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Volume XI, Number 337

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IRS Clarifies Application of Deadline Extensions to COBRA

The Internal Revenue Service (IRS) recently issued some much-needed guidance surrounding the application of deadline extensions that the IRS and the U.S. Department of Labor (DOL) previously issued for initial elections under the Consolidated Omnibus Budget Reconciliation Act of 1985 (COBRA) and initial and subsequent premium payments.

On May 4, 2020, the IRS and DOL announced relief which provided that, for a period beginning on March 1, 2020, certain Employee Retirement Income Security Act of 1974 (ERISA) plan deadlines would be paused for up to one year, including deadlines related to COBRA, special enrollment under the Health Insurance Portability and Accountability Act of 1996 (HIPAA), and claims and appeals.

In early 2021, the IRS and DOL clarified that the applicable deadlines generally would be paused until the earlier of: (1) 12 months from the date that the deadline otherwise would have started to run, or (2) 60 days after the date the COVID-19 national emergency is declared ended (referred to as the “Outbreak Period”).

This most recent guidance clarifies how the deadline extensions apply to COBRA elections and premium payments. In Notice 2021-58, the IRS states that the deadline extensions for COBRA elections and premium payments run concurrently, so that only a maximum of one year will be disregarded for both the initial election and first payment deadlines. Specifically:

  • “If an individual elected COBRA continuation coverage outside of the initial 60-day COBRA election [period], that individual generally will have one year and 105 days after the date the COBRA notice was provided to make the initial COBRA premium payment.”

  • “If an individual elected COBRA continuation coverage within the initial 60-day COBRA election [period], that individual will have one year and 45 days after the date of the COBRA election to make the initial COBRA premium payment.”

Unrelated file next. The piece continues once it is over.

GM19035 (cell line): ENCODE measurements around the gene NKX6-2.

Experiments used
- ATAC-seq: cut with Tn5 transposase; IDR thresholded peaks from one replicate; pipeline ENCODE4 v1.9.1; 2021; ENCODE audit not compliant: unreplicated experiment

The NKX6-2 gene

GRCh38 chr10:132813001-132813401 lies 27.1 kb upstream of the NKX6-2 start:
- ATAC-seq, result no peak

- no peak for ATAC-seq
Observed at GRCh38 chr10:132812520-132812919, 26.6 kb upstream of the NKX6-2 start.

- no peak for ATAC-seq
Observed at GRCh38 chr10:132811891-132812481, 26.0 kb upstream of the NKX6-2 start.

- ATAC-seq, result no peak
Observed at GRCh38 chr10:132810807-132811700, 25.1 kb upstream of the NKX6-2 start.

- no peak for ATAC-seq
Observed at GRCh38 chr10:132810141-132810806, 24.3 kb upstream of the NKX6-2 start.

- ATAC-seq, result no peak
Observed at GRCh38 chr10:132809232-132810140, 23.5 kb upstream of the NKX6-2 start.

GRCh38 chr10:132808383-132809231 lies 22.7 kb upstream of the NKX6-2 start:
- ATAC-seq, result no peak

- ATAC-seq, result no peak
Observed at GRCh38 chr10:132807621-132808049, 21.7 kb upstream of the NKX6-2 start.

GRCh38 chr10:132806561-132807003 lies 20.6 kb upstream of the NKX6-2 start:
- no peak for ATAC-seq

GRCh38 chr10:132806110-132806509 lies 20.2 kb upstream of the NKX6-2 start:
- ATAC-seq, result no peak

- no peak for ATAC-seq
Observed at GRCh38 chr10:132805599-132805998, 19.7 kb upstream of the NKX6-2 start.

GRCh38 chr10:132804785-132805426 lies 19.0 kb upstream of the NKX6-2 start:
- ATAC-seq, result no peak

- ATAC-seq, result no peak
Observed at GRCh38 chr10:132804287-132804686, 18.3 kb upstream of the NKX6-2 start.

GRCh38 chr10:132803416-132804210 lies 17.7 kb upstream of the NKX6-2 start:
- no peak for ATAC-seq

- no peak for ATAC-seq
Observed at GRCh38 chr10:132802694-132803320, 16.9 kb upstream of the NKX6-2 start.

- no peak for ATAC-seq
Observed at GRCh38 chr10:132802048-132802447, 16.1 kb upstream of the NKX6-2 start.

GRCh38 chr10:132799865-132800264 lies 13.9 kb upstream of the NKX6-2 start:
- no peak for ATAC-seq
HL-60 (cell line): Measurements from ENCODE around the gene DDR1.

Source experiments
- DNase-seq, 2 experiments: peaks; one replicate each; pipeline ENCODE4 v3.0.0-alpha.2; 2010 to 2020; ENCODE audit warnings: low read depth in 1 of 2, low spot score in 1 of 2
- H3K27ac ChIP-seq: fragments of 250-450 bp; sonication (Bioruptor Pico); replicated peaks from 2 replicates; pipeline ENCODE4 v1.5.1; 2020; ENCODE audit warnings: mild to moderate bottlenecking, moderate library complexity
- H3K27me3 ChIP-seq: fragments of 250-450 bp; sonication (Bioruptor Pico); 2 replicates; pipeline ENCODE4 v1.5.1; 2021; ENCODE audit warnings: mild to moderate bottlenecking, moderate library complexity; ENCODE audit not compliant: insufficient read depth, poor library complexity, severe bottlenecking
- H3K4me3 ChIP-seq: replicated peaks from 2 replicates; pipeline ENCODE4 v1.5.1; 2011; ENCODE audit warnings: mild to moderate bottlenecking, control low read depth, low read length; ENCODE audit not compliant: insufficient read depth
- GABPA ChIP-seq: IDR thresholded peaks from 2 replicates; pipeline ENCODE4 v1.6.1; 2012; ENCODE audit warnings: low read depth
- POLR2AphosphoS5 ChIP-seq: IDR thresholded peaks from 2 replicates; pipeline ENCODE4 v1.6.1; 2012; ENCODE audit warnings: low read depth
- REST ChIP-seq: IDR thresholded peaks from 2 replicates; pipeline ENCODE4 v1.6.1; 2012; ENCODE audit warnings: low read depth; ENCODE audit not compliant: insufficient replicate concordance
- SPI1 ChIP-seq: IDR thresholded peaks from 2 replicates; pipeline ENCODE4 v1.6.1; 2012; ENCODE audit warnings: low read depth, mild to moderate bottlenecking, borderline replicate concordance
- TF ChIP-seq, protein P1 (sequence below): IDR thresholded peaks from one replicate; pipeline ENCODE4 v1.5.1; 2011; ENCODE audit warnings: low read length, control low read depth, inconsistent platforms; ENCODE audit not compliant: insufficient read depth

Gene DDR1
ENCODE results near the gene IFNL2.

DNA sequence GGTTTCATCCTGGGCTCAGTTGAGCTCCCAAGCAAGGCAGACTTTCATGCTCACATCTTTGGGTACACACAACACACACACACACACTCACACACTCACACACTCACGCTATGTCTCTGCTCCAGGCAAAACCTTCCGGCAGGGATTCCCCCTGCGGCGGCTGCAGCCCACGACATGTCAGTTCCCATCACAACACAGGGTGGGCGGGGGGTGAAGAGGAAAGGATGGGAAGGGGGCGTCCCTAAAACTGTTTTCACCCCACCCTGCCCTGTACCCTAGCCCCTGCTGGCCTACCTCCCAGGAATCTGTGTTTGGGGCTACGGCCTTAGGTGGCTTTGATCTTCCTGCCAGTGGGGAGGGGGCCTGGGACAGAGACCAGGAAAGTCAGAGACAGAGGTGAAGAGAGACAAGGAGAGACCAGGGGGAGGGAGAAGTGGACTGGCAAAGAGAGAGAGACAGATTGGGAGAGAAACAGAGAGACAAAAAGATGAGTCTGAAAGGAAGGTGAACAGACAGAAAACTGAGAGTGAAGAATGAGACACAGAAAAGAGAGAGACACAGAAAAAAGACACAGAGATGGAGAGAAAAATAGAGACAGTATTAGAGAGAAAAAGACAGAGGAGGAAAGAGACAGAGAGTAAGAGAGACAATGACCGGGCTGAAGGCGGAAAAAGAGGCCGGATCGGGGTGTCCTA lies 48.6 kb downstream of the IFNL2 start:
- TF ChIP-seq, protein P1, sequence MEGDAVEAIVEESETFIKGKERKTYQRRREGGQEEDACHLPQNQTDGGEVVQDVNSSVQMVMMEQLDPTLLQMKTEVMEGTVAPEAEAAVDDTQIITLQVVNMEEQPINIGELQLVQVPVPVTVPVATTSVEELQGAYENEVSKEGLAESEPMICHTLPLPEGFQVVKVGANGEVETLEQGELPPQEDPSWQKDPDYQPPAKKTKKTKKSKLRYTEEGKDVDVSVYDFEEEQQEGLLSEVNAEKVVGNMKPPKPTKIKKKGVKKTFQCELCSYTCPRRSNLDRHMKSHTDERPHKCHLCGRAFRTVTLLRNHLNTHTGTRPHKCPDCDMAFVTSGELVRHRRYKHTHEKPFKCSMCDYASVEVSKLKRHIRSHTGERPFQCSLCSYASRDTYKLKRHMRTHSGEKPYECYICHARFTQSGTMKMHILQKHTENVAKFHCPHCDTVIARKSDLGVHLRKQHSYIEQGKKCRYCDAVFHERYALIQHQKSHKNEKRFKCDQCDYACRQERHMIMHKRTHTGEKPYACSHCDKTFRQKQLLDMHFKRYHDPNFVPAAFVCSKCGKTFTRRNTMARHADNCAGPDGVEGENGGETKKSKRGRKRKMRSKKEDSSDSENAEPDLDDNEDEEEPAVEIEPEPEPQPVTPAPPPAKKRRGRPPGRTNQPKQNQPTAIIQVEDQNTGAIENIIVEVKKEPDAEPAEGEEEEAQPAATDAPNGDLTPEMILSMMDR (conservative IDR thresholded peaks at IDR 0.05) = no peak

The notice states that “[i]ndividuals must make the initial COBRA election by the earlier of (1) one year and 60 days after the individual’s receipt of the COBRA election notice, or (2) the end of the Outbreak Period.” For each subsequent COBRA premium payment deadline, individuals will have a maximum of one year and 30 days from the original payment due date.

The notice also provides transition relief for plans and participants who assumed that the initial payment deadline suspension ran from the date of the COBRA election rather than concurrently with the election deadline suspension. Individuals may make initial payments by November 1, 2021, even if that date is more than one year and 105 days from the date the individual was first eligible for COBRA. In all cases, individuals must make initial premium payments within one year and 45 days of the date of the COBRA election to continue the coverage.

Also included in Notice 2021-58 are numerous examples showing how the COBRA deadline extensions apply.

© 2021, Ogletree, Deakins, Nash, Smoak & Stewart, P.C., All Rights Reserved.National Law Review, Volume XI, Number 292
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About this Author

Kristine Bingman, of counsel, Portland
Of Counsel

Kristine works with clients on a variety of issues related to health and welfare and retirement plans. Her practice includes advising clients about all aspects of ERISA and Internal Revenue Code compliance as it relates to employee benefit plans, as well as drafting and amending plan documents, and negotiating plan service provider agreements. She advises clients on compliance with health care reform, COBRA, HIPAA, nondiscrimination rules, fiduciary duties, qualified domestic relations orders, reporting and disclosure requirements, Code Section 125 cafeteria plans, and...

503-552-2143
Associate

Hillary Sizer joined Ogletree Deakins’ Chicago office as an associate in 2019. She assists clients with ERISA compliance matters, focusing on health and welfare plans. She graduated in 2019, with distinction, from Georgetown University Law Center where she earned a Master of Laws in Taxation and an Employee Benefits Certificate. She is a 2018 graduate of the Lewis & Clark Law School in Portland, Oregon. While there, she spent a summer externing for the Oregon Tax Court. She received a BA in Philosophy, cum laude...

312-558-3147
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